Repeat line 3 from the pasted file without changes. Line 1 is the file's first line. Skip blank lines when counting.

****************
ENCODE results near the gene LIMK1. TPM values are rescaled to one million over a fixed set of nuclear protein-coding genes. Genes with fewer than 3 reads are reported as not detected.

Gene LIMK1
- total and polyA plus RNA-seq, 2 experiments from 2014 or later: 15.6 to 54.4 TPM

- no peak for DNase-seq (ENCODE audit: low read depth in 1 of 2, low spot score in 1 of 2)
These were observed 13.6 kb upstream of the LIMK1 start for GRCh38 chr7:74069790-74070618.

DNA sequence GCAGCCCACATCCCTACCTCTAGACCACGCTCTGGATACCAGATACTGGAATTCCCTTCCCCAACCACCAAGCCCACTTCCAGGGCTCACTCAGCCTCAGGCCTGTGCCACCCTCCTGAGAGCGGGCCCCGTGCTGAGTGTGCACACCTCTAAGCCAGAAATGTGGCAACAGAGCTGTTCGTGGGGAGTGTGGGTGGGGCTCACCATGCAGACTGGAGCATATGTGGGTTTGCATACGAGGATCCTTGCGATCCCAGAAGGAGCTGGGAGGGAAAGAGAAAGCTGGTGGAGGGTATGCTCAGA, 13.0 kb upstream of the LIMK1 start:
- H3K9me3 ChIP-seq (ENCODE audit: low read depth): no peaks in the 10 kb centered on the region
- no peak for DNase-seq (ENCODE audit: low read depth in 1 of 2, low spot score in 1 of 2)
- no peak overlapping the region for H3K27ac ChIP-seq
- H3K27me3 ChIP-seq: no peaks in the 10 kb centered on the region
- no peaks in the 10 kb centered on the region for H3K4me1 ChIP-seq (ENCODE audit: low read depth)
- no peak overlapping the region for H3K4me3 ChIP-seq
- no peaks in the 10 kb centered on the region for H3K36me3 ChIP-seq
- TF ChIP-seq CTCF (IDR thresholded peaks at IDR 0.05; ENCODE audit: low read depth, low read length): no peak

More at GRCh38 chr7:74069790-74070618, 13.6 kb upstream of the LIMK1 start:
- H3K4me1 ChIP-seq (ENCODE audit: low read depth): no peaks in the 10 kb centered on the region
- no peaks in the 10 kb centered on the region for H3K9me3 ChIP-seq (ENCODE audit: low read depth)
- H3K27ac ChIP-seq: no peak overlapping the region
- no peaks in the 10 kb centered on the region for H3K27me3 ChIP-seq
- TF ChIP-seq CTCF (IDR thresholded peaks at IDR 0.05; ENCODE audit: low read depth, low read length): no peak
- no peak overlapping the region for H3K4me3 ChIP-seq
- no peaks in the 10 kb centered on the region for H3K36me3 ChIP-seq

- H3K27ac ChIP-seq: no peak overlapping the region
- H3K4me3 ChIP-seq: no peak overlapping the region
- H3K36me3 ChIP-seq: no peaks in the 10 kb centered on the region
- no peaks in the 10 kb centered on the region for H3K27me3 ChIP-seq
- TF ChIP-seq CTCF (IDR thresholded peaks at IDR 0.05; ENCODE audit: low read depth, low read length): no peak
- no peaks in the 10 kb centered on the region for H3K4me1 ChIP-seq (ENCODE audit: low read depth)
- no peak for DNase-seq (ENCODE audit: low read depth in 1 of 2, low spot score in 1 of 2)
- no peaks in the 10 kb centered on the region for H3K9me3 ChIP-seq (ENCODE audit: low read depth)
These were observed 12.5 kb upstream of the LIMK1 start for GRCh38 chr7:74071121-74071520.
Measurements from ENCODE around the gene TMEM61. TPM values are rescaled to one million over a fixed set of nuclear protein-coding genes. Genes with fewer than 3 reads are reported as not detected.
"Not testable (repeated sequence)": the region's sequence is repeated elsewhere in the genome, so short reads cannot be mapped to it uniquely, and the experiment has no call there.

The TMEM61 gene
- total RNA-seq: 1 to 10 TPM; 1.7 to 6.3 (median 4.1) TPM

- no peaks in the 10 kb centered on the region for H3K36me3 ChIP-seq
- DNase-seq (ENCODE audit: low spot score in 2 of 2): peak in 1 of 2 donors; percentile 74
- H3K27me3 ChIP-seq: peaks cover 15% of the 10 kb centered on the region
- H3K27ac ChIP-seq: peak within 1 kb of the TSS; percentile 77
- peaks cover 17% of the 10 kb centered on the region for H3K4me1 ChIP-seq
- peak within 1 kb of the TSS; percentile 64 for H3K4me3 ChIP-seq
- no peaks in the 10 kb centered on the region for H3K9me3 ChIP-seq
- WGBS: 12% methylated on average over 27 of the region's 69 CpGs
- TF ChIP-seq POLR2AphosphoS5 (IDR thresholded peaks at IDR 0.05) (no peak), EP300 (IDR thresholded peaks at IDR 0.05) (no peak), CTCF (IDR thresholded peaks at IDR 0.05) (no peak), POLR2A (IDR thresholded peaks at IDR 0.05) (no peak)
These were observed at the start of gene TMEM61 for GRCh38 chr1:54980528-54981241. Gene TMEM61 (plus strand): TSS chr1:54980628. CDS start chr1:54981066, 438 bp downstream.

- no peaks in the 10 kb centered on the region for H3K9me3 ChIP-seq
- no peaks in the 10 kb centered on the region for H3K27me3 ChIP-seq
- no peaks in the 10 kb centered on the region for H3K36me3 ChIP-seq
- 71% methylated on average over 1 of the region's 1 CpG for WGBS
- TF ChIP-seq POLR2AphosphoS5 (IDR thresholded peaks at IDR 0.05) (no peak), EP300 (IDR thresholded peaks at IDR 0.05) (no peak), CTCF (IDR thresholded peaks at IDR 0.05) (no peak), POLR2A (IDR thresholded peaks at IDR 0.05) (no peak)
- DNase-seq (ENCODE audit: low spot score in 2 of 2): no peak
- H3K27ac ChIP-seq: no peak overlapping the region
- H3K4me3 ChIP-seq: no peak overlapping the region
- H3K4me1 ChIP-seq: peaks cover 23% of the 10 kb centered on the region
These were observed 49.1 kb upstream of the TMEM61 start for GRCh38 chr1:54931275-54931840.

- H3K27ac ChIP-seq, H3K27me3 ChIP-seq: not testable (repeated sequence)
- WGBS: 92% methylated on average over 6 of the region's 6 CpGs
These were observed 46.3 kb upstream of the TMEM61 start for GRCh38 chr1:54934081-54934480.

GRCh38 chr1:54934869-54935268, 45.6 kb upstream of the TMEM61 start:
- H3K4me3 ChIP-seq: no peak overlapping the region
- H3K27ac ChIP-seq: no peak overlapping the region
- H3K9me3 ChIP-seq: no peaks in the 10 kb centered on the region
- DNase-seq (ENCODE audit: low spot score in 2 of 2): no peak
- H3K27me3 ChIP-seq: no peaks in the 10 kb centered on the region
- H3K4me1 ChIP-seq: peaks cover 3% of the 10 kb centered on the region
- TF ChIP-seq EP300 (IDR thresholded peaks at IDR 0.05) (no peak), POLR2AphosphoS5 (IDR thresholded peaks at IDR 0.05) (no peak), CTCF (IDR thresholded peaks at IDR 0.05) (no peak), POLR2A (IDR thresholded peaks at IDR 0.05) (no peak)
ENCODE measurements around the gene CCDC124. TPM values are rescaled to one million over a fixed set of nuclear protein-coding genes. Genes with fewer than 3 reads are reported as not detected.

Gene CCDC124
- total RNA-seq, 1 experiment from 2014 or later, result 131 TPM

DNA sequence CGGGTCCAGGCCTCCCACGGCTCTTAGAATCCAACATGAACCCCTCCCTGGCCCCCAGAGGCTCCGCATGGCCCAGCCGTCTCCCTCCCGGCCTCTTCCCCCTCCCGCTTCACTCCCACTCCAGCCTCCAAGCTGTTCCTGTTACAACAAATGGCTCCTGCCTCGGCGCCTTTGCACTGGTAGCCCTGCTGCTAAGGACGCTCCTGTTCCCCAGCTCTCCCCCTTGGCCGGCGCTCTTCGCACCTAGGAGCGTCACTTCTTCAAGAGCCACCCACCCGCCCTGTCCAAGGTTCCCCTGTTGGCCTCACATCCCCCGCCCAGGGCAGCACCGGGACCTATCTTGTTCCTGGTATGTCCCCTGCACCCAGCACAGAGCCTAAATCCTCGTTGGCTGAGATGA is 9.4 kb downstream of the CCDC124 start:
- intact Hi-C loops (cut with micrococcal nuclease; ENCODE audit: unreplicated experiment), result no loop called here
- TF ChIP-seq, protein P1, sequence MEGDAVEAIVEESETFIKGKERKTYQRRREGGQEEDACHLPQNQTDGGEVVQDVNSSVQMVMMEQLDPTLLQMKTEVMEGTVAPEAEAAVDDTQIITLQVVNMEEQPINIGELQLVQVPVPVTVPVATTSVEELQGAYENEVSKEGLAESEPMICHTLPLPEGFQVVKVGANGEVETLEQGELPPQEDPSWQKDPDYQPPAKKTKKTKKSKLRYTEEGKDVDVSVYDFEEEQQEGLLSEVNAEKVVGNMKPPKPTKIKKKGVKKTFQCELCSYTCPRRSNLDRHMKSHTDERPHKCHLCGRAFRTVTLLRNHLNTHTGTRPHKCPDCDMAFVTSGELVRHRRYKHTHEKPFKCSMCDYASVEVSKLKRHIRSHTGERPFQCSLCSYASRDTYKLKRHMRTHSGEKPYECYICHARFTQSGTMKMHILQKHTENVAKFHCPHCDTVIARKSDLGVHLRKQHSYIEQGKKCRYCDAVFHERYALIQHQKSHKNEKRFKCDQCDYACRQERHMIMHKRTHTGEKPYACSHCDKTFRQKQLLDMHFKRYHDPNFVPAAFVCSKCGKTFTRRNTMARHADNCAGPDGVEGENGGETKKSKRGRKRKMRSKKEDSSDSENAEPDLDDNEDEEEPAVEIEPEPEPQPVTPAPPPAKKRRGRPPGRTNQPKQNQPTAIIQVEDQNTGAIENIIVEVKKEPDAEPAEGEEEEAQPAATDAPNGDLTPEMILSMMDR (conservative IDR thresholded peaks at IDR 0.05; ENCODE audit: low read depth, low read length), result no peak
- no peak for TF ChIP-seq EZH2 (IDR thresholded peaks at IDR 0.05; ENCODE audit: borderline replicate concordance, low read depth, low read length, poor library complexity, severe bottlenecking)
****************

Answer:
- total and polyA plus RNA-seq, 2 experiments from 2014 or later: 15.6 to 54.4 TPM